Newsletter 250 - Health Workforce

Health-EU newsletter 250 - Focus

Put the horse before the cart: Investing in health requires investing in health workforce

Andrzej Rys, European Commission Director of Health Systems, Medical Products and Innovation, discusses what the EU does to support its health workforce. During a health threat or health crisis, we are all reminded of the challenging but vital role of the medical staff, who are often the first contact patients, their families and friends have with the healthcare system. But the health workforce itself faces both external and internal challenges such as shortages of staff, geographical inequalities, lack of specific training, changing technologies and care demands and insufficient workforce planning.

What do you think is the biggest challenge the Member States face right now when it comes to health workforce?

The challenges across the Members States are similar: in the sense that it is not possible for health systems to deliver high quality care to all Europeans without a health workforce in sufficient numbers, with the right skills and in the right places.

There is an estimated shortage of nearly 1 million health workers in Europe. There is also a ‘brain drain‘ of doctors and nurses who move to countries with better working conditions and pay, leaving other countries with shortages.

Equally worrying is the skills mismatch among health professionals, which wastes human capital, strains public resources and undermines the cost-effective delivery of healthcare.

We also need to ensure that technological changes in healthcare are adjusted to the needs of the health workforce as well as of the patient, that the workforce can adapt to new situations and that the changes do indeed improve care delivery.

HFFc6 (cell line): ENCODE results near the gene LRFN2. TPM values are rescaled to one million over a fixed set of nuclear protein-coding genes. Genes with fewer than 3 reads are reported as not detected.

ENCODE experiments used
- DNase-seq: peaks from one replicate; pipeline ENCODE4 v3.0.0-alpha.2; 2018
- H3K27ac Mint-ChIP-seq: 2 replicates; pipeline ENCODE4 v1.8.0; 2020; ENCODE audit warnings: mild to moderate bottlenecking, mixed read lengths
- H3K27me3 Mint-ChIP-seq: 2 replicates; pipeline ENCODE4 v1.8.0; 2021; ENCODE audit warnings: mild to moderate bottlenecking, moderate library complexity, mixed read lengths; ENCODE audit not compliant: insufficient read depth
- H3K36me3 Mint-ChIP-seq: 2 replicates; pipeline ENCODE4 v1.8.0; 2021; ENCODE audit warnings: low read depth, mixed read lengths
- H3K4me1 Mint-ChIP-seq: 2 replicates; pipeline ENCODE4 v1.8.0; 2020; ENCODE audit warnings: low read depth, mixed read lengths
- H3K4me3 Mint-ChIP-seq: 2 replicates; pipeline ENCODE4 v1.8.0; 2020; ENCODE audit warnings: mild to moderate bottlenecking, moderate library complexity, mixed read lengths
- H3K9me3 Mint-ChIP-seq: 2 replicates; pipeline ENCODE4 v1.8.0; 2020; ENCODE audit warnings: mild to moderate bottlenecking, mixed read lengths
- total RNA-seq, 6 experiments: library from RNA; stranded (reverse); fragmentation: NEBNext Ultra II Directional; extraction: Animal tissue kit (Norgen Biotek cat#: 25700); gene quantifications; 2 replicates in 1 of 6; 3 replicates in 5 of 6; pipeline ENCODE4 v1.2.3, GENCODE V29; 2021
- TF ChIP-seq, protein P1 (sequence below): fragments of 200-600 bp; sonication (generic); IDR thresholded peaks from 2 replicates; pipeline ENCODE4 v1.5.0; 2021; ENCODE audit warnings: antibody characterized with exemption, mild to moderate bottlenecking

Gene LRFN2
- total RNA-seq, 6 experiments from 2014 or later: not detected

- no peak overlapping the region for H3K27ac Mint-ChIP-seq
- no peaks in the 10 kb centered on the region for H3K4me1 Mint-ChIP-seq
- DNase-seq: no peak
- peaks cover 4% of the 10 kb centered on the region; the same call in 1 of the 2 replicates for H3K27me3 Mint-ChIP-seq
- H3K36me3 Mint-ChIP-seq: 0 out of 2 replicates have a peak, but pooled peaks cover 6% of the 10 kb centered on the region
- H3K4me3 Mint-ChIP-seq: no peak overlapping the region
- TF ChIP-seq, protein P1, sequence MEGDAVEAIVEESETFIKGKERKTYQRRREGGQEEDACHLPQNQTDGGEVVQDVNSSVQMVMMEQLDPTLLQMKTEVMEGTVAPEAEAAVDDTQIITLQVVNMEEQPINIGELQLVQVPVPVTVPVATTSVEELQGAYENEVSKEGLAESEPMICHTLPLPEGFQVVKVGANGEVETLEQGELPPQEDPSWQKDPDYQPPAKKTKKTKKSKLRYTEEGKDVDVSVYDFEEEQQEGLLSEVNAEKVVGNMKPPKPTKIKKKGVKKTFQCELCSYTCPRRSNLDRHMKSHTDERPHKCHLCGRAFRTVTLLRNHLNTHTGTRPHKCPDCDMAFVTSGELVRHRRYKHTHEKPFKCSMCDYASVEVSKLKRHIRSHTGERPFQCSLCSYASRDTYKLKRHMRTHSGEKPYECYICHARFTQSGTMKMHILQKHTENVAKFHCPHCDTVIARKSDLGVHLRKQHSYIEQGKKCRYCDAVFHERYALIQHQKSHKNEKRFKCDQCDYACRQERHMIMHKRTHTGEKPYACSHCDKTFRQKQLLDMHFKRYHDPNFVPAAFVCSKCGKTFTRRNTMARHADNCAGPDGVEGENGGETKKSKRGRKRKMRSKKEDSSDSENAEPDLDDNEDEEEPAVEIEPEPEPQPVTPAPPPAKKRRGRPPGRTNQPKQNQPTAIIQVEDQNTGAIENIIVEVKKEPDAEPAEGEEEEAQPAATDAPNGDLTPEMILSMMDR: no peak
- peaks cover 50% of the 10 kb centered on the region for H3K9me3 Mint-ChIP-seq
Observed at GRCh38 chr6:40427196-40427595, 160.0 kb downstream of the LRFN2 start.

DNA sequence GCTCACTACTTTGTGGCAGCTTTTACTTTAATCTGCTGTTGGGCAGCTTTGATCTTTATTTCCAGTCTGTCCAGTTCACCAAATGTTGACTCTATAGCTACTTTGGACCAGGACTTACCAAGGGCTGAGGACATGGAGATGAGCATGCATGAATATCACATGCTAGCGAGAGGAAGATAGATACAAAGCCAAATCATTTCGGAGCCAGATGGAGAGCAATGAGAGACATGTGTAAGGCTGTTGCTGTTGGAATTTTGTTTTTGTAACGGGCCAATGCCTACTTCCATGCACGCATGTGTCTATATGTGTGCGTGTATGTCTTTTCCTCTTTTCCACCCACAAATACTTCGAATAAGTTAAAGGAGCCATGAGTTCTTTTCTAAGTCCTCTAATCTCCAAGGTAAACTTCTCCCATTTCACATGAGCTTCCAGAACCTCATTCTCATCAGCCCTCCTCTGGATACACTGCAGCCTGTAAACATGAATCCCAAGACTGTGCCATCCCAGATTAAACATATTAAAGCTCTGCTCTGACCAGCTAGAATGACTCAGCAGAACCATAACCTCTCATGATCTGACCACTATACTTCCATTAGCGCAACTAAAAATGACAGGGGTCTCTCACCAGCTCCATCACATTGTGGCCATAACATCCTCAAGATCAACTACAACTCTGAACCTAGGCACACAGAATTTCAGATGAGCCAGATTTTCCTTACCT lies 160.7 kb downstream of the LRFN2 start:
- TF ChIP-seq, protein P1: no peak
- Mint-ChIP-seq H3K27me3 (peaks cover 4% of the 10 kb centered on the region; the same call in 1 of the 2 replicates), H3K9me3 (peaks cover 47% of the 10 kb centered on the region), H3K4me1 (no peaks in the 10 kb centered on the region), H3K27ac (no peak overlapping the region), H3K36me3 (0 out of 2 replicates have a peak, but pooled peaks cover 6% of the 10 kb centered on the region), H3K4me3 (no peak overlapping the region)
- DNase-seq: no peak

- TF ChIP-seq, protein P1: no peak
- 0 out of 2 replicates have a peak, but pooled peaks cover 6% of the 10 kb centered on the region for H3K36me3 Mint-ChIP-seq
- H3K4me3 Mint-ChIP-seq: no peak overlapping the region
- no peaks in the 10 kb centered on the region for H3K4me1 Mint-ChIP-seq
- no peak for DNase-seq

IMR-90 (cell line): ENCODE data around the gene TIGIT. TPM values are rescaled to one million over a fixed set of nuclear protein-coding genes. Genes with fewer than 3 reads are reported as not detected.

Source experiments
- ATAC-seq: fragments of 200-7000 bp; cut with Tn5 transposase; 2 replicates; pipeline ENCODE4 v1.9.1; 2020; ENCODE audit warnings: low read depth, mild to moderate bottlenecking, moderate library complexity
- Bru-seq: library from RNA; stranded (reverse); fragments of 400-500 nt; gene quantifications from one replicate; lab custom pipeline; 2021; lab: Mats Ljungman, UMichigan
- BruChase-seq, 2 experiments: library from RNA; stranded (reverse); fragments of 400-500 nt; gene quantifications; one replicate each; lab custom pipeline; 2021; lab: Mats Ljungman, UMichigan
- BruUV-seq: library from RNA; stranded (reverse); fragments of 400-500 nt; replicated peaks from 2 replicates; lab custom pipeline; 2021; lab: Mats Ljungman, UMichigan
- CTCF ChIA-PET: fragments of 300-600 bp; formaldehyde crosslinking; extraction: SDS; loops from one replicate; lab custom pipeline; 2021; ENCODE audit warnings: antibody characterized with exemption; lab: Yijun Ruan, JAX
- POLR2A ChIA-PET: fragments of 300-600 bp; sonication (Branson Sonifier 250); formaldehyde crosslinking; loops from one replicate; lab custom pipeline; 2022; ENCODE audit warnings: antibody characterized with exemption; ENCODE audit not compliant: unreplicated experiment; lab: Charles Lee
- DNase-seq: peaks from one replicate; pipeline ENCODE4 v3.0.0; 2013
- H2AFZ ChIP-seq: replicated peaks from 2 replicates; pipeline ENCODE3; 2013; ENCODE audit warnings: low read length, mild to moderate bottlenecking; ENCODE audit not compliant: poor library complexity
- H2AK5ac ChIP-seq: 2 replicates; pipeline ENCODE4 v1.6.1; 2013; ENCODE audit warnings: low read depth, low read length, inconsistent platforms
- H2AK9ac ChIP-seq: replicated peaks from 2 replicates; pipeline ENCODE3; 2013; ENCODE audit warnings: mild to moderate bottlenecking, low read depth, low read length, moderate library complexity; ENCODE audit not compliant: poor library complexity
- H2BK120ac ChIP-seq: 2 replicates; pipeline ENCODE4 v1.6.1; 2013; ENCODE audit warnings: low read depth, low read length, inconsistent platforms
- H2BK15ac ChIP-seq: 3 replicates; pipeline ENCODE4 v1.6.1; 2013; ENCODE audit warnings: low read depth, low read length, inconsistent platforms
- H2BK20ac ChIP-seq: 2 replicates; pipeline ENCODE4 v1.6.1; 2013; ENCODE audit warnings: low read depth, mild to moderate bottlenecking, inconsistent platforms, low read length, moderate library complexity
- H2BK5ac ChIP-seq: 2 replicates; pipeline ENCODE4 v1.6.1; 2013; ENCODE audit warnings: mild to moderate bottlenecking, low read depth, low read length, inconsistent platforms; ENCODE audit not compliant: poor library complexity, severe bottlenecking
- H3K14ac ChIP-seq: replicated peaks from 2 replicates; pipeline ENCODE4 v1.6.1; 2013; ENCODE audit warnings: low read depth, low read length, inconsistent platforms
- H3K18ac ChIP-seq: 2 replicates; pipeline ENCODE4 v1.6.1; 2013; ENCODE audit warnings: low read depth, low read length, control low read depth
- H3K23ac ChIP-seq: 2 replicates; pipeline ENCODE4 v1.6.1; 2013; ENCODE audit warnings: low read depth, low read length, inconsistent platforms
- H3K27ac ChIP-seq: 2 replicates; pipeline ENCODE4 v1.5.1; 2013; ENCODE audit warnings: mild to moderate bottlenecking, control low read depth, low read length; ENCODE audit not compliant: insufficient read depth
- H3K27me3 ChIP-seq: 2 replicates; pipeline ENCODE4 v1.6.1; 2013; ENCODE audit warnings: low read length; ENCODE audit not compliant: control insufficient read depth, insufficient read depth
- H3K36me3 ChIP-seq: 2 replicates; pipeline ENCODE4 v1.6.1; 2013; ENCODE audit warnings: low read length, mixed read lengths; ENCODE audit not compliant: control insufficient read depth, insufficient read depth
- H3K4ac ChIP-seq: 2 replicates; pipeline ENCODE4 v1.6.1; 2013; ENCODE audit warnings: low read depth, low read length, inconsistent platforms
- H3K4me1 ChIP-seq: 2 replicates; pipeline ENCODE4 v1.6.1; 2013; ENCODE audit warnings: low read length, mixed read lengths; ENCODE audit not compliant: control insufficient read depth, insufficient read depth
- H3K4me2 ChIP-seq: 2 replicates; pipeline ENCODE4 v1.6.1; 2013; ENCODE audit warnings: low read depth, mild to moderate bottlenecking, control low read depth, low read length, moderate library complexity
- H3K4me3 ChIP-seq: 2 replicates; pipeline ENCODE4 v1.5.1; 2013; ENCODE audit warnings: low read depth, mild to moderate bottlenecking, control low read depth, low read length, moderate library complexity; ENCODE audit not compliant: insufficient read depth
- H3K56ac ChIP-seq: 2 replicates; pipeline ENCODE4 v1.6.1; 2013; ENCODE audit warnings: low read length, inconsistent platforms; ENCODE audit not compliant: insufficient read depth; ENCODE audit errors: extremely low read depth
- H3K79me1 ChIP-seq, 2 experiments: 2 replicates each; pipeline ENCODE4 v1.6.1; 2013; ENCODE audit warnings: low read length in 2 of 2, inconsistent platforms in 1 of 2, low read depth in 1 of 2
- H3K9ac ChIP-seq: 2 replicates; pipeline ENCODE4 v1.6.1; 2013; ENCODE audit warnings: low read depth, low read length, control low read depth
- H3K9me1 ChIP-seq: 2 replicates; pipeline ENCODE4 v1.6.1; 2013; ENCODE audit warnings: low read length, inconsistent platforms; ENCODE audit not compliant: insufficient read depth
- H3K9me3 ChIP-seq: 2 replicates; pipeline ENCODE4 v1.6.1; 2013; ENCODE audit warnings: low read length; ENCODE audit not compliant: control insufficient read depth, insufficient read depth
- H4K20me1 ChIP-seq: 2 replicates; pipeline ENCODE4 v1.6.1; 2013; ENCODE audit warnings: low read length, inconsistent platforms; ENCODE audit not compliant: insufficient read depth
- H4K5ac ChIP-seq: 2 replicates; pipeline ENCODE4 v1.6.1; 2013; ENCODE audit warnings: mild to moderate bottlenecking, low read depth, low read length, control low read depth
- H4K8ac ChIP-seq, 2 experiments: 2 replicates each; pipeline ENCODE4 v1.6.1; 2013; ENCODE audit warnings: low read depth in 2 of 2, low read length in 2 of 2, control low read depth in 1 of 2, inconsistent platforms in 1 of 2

There is no one-size-fits-all solution - each Member State must develop its own reforms according to the needs of its health system.

What is the EU doing to support its health workforce?

The EU Treaty states that health policy and the organisation and delivery of health services and medical care is, indeed, a national competence.

The Commission monitors and analyses health workforce challenges through the European Semester, which covers a broad range of issues like shortages of professionals, working conditions, deficit skills and the organisation of human resources to fit more integrated healthcare systems.

The Commission supports national authorities to address these challenges, to share experiences and to learn from each other. That’s why the Joint Action on Health Workforce Planning and Forecasting was adopted and why the ongoing health-workforce planning and forecasting expert network was established.

The Commission will continue to provide support and will soon launch a call for projects through the 2020 Health Programme to support initiatives focusing on health workforce retention policies, access to healthcare in underserved areas, and the reorganisation of care delivery between hospitals and other community and primary healthcare centres through task shifting and interpersonal coordination.

Are you optimistic about the future?

Yes and with good reason, as health systems in Europe are among the best in the world. And we can’t forget that we are living in a golden age regarding healthcare and that things are constantly improving.

But we do need to bear in mind that we live an increasingly inter-connected world, where risks can quickly scale up and become of global concern.

So it is of paramount importance to continually invest in health. This means first and foremost investing in keeping people in good health for as long as possible. Investing in our health workforce is an essential part of that, keeping our health professionals current, safe to practice, and able to meet new skill needs. Investing in the people who help keep others healthy is always a wise investment with high returns.